I did a Besides/Beside post and a Lose/Loose post, explaining the difference and urging those who must be urged, to rectify their erroneous ways. I also wrote about the incredibly silly “I could care less” phrase. But now I’m just going to point out what is incorrect. I will resist explanations as much as I possibly can and request those who identify with anything mentioned to please use the power of Google to correct yourselves; there are a lot of helpful people out there who have already shared the necessary wisdom with respect to these. Here we go!
- It isn’t alot. It’s two words “a” and “lot”: a lot! Not to be confused with allot.
- I just saw the use of abit. Abit? Really?! This is two words too: a bit!
- The word isn’t wreckless. There is no such word. If there were, it would mean: without a wreck. Look up the word “wreck” and you’ll understand how nonsensical this is. The word you’re looking for is reckless. Reckless! And that’s what you are if you add a “w” before it.
- Hear and here. Those who confuse these two have got to be kidding.
- Your and you’re: One’s a possessive pronoun and the other is simply a contraction of “you are”. There are plenty of articles on the internet on figuring out which one to use, so please look those up.
- Similar to the one just above this but more common than that is the confusion between the words its and it’s. Once again, a possessive adjective/possessive pronoun versus a contraction of “it is” or “it has”. Here’s a good, helpful article: It’s “its”! (If this link changes or doesn’t work and I fail to notice and replace it with a link to an equally helpful article, please let me know.)
- At this point, one must mention the gross misuse of apostrophes when writing plurals. “Books” becomes “book’s,” “cups” becomes “cup’s,” and “eyes” becomes “eye’s.” Utterly ridiculous.
- Their/There/They’re. Where do I begin? Here, I’ve found you a nice little lesson: Using “They’re,” “Their,” and “There” Correctly. I’m certain you will be able to find something similar to help you with the difference between…
- …whose and who’s. Kindly make the effort.
- For all intensive purposes. Honestly, using phrases you think sound great makes you look not so great when they’re incorrect. What you’re trying to say is: For all intents and purposes. Read up on it. Let the Internet be your friend.
- How do people even confuse except, a preposition, and accept, a verb, with two extremely different meanings?!
- This one makes me groan: affect and effect. If you put some effort into figuring out when you should employ each of these you’ll see that you don’t have to be a rocket scientist to use them correctly. You just have to try. Please.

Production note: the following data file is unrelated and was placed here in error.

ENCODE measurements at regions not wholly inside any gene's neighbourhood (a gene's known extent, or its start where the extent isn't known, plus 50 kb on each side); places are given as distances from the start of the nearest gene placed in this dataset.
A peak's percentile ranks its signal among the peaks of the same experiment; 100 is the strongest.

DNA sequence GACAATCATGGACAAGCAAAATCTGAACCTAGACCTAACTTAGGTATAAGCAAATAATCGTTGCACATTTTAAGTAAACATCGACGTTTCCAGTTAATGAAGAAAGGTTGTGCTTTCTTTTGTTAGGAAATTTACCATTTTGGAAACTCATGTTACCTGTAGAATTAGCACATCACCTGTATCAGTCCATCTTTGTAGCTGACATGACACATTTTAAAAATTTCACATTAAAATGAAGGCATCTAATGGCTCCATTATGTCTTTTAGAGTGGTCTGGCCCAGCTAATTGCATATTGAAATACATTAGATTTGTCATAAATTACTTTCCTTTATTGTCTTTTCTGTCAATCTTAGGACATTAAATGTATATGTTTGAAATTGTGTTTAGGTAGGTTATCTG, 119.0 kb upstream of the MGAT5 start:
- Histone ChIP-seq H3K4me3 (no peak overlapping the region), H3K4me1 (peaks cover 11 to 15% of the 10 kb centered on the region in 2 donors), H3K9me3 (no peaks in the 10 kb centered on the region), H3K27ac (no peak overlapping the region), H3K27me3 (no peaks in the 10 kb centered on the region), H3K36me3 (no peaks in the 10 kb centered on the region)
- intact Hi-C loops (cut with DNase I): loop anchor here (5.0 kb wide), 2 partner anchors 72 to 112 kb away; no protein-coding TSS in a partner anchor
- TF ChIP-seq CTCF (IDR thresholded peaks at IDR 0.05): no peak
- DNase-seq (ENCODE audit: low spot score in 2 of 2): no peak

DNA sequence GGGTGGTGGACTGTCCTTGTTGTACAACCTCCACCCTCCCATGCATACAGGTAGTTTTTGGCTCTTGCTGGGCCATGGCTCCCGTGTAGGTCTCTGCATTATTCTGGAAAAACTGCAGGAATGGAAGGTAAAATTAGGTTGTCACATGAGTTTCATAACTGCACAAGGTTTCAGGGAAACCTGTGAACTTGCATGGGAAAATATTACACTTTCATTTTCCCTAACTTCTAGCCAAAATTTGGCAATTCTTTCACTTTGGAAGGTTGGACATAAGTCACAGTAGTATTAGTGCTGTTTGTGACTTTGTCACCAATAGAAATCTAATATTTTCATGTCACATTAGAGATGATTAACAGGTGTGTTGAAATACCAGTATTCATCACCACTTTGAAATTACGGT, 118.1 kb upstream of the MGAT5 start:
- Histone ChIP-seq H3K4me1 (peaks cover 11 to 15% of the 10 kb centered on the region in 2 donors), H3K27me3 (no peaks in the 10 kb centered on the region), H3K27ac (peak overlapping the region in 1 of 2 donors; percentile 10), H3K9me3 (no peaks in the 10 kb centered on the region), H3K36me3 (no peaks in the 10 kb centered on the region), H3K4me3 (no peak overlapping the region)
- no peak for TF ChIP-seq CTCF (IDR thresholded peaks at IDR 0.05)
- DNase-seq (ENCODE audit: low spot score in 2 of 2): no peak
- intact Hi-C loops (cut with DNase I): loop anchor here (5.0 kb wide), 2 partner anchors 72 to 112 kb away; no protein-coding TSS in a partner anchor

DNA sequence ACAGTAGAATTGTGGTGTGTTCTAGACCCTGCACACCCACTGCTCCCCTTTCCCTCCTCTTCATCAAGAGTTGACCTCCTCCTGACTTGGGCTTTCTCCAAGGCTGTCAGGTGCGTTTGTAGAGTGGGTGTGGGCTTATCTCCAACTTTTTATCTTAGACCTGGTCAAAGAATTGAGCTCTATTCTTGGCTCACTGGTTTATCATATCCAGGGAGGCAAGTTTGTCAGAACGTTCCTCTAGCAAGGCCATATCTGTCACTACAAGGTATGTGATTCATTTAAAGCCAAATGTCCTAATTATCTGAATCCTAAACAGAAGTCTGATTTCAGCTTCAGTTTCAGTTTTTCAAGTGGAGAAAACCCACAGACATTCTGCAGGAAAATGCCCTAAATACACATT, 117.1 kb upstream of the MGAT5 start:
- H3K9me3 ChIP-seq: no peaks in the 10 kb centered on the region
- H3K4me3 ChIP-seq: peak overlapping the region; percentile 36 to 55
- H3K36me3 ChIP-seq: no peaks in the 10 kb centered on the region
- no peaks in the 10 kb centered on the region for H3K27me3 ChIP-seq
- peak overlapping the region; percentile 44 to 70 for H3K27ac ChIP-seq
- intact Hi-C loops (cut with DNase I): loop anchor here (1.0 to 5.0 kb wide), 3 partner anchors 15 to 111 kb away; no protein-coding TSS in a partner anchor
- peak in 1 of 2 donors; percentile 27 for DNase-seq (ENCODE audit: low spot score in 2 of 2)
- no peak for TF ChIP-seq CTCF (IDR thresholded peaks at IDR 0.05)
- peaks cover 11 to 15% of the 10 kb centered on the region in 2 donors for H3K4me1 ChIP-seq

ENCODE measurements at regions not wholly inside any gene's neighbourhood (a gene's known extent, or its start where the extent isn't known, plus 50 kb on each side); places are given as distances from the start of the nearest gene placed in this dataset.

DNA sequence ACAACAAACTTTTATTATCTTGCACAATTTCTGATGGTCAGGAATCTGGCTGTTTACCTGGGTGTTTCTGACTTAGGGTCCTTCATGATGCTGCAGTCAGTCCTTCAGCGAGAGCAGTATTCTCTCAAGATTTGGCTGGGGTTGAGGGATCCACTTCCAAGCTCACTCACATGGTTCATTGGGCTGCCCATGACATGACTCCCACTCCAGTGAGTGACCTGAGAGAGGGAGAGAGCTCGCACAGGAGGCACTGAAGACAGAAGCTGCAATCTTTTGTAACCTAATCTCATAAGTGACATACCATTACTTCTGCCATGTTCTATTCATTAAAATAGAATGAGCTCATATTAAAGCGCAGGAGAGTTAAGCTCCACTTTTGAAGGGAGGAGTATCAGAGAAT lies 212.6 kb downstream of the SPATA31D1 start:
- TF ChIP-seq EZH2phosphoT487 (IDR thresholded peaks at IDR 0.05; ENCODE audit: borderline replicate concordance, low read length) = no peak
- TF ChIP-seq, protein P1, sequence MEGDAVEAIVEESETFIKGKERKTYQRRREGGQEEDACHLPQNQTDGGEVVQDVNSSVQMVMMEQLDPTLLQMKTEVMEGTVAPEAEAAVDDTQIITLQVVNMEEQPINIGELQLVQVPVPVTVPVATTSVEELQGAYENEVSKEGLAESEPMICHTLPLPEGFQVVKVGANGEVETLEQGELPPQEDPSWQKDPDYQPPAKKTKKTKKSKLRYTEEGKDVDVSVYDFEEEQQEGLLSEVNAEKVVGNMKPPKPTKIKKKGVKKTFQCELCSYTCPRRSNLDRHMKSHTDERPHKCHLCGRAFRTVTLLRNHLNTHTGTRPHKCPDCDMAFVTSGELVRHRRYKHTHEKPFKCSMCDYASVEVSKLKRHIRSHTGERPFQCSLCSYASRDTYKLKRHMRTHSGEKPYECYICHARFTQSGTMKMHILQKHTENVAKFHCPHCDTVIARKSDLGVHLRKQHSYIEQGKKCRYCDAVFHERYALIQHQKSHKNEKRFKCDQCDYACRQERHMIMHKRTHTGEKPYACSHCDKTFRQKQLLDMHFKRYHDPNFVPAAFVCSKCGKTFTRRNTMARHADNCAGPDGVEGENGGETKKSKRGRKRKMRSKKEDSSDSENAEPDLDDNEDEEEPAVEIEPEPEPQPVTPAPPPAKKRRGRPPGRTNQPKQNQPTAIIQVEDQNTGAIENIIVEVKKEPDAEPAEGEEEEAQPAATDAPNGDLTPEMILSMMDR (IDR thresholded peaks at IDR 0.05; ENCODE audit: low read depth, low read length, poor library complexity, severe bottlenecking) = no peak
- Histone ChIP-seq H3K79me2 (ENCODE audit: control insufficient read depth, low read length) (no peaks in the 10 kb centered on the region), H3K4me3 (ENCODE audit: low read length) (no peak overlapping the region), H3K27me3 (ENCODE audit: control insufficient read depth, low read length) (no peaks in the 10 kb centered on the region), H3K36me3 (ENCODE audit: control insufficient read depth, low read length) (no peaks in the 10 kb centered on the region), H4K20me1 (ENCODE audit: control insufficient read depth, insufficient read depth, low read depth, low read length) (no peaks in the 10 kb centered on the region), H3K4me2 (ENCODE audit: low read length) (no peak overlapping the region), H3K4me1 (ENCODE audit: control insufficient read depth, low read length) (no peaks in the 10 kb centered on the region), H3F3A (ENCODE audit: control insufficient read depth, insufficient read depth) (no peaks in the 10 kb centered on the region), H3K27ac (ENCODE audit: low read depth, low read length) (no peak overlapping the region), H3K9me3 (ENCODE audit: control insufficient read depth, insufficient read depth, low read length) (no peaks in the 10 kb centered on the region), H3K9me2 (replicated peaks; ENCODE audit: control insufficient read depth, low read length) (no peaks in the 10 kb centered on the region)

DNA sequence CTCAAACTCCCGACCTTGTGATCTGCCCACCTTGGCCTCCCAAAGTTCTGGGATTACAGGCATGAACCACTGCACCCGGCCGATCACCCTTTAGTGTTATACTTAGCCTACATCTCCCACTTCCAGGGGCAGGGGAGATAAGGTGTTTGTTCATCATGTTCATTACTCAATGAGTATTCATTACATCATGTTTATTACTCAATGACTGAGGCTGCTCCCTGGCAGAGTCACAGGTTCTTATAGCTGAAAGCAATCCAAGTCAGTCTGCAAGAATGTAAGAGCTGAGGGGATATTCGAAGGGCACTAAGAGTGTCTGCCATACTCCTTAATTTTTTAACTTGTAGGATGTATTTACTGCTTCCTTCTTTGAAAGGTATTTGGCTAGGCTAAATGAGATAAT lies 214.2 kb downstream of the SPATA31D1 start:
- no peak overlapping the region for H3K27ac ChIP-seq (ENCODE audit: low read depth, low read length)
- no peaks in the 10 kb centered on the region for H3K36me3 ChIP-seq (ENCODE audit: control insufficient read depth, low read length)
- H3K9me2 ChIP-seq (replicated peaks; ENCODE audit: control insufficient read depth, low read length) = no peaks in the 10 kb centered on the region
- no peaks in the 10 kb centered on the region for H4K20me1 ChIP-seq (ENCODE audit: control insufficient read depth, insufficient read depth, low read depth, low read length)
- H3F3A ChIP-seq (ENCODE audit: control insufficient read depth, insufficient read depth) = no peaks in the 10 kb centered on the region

- Discreet! Many…many people write “discrete” instead. These homophones may be composed of the same letters, but they don’t share the same meaning! When told to be “discrete”, to those who’ve studied calculus, I say, “As opposed to continuous?”
- Could of, would of, should of. I don’t understand the people who speak like this. It makes no sense at all. Could of? It’s “have”…could have! And would have, and should have. Here’s an example: You could have seemed more intelligent but you chose to say (or write) “I would of.”
- Irregardless is a word I’ve heard being used even in professional settings. Usually used in place of “regardless” or “irrespective” this word has a double negative. That makes it incorrect. Do you see that? Don’t you see that?!
- Sight and site are often confused and very annoyingly so. I don’t know what to think of the people who use them interchangeably.
- I feel the annoyance a bit more strongly, if possible, when I see then and than misused. One uses than when making a comparison and then when referring to a point in time or within a sequence of events, but that again has to do with points in time.
- Last but not the least, for now, is the overuse of I when talking about oneself and another person. First of all, if you’re going to say you went dancing with someone, you’ll say, “So-&-So and I went dancing,” instead of “I and So-&-So…” Mention of your own self comes after the other person, or other people, as the case may be. So you’d say “Joe, Mary, Anita, Billy, Bob and I went to the movies.” Once you take care of that, you have to be careful about when you say I and when you say me. A good rule of thumb to follow is to see what you would say if you removed the other person’s name from the sentence.
“Email that memo to John and I” would be wrong because you wouldn’t say “Email that to I.” You’d say, “Email that to me,” right? So the correct way for you to say the original sentence is: “Email that memo to John and me.”
Saying “Andrea and me were watching that show” is incorrect because you wouldn’t say “Me was watching that show.” “I was watching that show” is what you’d say, making the original sentence “Andrea and I were watching that show.”
“You and me are going to dinner” should be “You and I are going to dinner” because you’d say “I’m going to dinner,” not “Me is going to dinner.”
This one has been at the top of my list of annoying mistakes people make in speech. Glad I addressed this.
Maybe there’ll be another post like this later. This is all that came to mind right now. Please feel free to add to this in the comments section. If there is another post, I’ll be sure to include good points made in the comments.
Oh, and in closing, may I just say…do read good literature! Although there are many who read a lot but don’t pick up these little things, it’s a good start and it may help if you have a willing mind.